At the Catholic Health Association getting their issues on the agenda is getting harder, said CHA policy analyst James Roche. Writing to parties to ask for their positions on specific issues usually results in a response one or two days before votes are cast — too late to make their answers widely known.

"It's increasingly the case that Catholic positions tend to place us in a kind of minority view on some social issues and some moral issues — that's for sure," said Roche. "That being said, it doesn't mean that there's not a place for that viewpoint to be put out there and shared and discussed."

As for actually influencing the outcome of an election, that would presume that Catholics all agree on a single position and political party, and that they could muster a majority in a significant number of ridings.

Even the mostly conservative Opus Dei movement can't claim political uniformity for its members - nor does it wish to, said the director of the Opus Dei information office in Montreal, Isabelle Saint-Maurice.

"Opus Dei doesn't have a specific orientation. It can be as diverse as the people who see possible solutions in society," she said.

Though Opus Dei has been linked to dictatorships in Spain and Latin America, Britain's Labour government Secretary of State for Transport is Opus Dei supernumerary Ruth Kelly.

For Saint-Marie the ideal Catholic politician is St. Thomas More, who lost his head to Henry VIII in 1535.

"He would have been a supernumerary in Opus Dei," she said. "St. Thomas More had a role, he was in politics, but he had his conscience. He was a Catholic who knew where was the good."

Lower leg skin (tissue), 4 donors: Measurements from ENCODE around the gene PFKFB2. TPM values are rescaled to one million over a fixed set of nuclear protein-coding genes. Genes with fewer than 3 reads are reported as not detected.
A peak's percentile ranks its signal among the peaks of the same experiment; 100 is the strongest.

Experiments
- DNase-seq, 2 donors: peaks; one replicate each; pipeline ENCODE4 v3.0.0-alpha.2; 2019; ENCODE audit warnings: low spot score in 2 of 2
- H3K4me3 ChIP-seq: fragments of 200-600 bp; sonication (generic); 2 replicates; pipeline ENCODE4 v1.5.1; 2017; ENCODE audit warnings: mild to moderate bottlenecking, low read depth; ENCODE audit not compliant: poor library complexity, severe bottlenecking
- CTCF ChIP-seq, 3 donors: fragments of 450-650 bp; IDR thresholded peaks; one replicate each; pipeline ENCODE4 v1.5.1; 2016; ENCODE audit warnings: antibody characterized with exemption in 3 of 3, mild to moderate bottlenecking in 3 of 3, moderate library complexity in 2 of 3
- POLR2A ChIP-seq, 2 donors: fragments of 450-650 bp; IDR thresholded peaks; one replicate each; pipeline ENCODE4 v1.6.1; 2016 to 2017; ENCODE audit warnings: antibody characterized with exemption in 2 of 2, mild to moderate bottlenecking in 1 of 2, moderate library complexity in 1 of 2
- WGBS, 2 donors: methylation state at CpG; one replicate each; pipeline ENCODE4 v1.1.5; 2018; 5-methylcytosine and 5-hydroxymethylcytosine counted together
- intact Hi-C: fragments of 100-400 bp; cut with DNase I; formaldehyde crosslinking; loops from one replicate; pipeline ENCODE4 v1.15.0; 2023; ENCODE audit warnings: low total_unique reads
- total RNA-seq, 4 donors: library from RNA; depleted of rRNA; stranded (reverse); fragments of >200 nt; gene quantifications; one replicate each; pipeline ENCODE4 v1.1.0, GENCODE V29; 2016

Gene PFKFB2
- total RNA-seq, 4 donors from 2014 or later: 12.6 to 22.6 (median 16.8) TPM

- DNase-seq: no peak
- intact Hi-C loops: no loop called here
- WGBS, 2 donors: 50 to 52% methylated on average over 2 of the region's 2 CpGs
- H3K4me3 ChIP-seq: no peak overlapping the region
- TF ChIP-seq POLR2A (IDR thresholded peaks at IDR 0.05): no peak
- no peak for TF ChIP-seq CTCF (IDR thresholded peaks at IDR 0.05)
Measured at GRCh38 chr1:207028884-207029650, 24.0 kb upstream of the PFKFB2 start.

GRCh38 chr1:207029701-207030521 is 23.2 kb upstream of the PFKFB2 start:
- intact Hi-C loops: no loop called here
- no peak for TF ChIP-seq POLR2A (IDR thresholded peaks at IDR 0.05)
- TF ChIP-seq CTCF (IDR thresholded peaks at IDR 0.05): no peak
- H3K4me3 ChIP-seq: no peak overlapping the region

For the mostly leftish Catholic Workers who live at Toronto's Zacchaeus House knowing the good isn't the same thing as a political consensus. Among the six houses that make up Toronto's Catholic Worker movement there are Liberals, NDP supporters and others, said Clayton Johnson.

"We vary. It's not the kind of thing where we all have exactly the same point of view," Johnson said.

The peace movement is important to the Toronto Catholic Workers, but so are life issues including being on the side of the mentally challenged and against the death penalty.

"There's also a North American Catholic history. We came here from Ireland and Italy with immigrant backgrounds and were then second-class citizens for a long time," said Johnson. "Just looking at our own history, sometimes our mentality is that the best we can hope for is that the Tories don't get a majority. It sounds slightly defeatist, even if it's trying to be realistic. It is because of Liberal governments that there is still a strong middle class and opportunities for us."

Politics isn't about trying to find the perfect marriage between social concern and personal morality, said Ryan, the acting director of the Jesuit Forum for Social Faith and Justice. It's about the "art of the possible."

"The fact is you have to decide what can be done," Ryan said. "If we ask for society to be perfect, then we're outside politics. So we have to live with the imperfect and try to make it better."